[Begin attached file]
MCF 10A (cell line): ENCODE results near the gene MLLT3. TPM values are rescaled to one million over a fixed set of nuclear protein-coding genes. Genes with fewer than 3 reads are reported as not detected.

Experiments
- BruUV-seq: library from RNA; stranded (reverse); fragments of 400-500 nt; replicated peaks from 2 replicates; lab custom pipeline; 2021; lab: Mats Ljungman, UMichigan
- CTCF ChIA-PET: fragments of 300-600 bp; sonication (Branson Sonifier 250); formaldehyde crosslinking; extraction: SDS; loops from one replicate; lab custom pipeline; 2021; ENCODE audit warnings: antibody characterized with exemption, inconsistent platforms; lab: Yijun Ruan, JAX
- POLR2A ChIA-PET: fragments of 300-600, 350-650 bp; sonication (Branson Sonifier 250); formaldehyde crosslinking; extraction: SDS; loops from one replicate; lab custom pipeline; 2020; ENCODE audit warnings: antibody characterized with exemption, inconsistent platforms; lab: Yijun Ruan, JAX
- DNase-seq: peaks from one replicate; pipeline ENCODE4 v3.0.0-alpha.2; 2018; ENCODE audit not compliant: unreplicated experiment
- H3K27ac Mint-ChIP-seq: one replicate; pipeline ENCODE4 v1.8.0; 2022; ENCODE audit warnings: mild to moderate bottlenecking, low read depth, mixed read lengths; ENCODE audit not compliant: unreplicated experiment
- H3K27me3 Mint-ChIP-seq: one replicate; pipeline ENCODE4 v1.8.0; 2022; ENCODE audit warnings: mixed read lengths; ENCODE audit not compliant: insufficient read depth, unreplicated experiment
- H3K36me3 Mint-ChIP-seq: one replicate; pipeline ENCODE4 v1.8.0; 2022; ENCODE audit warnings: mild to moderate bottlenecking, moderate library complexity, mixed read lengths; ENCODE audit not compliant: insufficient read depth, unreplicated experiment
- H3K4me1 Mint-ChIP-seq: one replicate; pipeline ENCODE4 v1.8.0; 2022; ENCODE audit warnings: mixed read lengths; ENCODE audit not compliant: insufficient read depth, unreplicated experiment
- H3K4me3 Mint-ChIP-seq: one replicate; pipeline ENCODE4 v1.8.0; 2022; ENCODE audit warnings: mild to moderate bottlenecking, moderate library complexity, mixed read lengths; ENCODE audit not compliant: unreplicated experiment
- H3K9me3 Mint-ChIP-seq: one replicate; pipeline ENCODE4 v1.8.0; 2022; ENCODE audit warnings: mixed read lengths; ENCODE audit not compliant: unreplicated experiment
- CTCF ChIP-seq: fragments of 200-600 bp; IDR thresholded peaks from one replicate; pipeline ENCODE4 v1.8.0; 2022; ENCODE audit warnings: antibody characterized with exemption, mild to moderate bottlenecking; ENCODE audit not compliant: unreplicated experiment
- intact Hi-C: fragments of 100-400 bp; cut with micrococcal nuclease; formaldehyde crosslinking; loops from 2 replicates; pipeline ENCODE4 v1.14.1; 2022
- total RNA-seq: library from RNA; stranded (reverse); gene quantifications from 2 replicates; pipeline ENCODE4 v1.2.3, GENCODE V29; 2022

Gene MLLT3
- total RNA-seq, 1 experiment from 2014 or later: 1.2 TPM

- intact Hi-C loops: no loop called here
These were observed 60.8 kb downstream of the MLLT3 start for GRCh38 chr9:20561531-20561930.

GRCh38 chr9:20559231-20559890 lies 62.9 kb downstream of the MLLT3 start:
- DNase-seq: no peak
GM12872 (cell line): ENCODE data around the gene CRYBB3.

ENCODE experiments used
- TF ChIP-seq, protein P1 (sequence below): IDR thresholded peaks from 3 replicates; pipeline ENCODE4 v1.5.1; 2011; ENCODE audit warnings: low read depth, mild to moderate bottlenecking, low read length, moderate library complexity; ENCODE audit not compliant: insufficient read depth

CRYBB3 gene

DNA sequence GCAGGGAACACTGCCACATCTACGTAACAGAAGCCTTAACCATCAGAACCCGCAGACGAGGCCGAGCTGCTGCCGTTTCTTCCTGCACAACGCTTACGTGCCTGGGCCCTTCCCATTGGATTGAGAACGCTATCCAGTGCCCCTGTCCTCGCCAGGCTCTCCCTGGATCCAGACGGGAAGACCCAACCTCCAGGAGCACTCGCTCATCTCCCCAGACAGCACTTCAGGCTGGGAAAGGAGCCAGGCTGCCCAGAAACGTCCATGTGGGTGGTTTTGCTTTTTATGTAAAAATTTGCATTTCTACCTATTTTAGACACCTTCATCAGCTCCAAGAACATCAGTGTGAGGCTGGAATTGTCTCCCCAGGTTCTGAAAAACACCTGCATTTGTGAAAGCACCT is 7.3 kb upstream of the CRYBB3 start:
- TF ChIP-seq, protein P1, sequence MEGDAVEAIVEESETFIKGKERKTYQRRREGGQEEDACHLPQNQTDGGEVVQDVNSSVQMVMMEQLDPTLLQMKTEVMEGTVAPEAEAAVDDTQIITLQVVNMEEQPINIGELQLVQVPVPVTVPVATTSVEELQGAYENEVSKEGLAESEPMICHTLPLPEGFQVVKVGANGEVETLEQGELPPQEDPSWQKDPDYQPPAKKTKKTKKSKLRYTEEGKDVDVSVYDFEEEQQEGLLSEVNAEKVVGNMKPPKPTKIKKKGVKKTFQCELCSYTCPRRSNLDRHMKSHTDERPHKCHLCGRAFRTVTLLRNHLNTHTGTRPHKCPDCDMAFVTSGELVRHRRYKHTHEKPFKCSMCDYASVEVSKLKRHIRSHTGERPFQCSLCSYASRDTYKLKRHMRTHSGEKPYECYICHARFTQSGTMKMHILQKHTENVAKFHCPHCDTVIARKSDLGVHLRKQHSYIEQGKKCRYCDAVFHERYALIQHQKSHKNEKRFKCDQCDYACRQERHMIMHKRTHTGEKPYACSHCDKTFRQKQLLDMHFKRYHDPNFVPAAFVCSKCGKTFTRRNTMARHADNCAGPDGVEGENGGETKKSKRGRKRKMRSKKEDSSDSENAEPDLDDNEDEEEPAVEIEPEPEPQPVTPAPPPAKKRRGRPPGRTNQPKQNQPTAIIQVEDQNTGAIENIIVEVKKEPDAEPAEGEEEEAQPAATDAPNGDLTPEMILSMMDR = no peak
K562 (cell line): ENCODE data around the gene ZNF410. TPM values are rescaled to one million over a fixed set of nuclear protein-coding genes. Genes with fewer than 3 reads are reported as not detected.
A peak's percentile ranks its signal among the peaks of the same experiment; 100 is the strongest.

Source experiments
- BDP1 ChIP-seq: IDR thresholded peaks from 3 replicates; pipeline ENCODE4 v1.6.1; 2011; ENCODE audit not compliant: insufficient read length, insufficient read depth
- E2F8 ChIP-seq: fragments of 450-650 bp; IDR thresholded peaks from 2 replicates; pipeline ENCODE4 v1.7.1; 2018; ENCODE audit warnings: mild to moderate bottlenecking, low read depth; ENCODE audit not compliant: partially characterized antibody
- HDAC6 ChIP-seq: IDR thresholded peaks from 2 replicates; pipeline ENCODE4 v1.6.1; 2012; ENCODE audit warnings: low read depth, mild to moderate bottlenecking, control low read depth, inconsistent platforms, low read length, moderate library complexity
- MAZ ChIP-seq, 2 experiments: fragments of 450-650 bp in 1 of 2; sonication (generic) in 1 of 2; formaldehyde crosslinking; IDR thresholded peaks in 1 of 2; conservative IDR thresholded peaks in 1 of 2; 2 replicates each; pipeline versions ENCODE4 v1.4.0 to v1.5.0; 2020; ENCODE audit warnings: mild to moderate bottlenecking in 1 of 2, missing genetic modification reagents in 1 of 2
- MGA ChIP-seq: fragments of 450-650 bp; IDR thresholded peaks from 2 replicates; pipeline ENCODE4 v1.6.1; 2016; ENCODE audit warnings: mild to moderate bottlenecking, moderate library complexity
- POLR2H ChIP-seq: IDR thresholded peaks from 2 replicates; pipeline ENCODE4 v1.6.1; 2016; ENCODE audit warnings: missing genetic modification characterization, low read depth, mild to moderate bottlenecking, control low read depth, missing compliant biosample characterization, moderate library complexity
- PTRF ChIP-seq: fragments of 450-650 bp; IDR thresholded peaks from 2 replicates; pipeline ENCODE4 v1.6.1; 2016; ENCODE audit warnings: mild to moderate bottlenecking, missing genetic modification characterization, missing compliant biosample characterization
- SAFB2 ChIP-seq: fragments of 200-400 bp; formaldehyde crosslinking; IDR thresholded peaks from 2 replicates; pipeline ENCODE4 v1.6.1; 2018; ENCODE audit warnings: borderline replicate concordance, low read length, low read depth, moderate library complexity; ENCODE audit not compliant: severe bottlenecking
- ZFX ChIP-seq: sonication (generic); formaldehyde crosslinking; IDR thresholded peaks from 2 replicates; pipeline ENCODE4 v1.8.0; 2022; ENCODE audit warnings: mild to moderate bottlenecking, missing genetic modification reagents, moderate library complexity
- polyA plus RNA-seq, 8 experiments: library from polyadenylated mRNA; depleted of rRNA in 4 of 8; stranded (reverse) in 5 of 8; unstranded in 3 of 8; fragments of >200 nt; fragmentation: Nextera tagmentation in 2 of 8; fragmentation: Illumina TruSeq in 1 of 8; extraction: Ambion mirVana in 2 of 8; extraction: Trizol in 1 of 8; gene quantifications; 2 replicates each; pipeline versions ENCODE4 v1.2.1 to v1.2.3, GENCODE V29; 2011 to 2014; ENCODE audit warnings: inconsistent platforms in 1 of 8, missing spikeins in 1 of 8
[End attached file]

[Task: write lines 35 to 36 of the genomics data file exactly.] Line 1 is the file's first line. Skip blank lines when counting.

- MGA ChIP-seq: fragments of 450-650 bp; IDR thresholded peaks from 2 replicates; pipeline ENCODE4 v1.6.1; 2016; ENCODE audit warnings: mild to moderate bottlenecking, moderate library complexity
- POLR2H ChIP-seq: IDR thresholded peaks from 2 replicates; pipeline ENCODE4 v1.6.1; 2016; ENCODE audit warnings: missing genetic modification characterization, low read depth, mild to moderate bottlenecking, control low read depth, missing compliant biosample characterization, moderate library complexity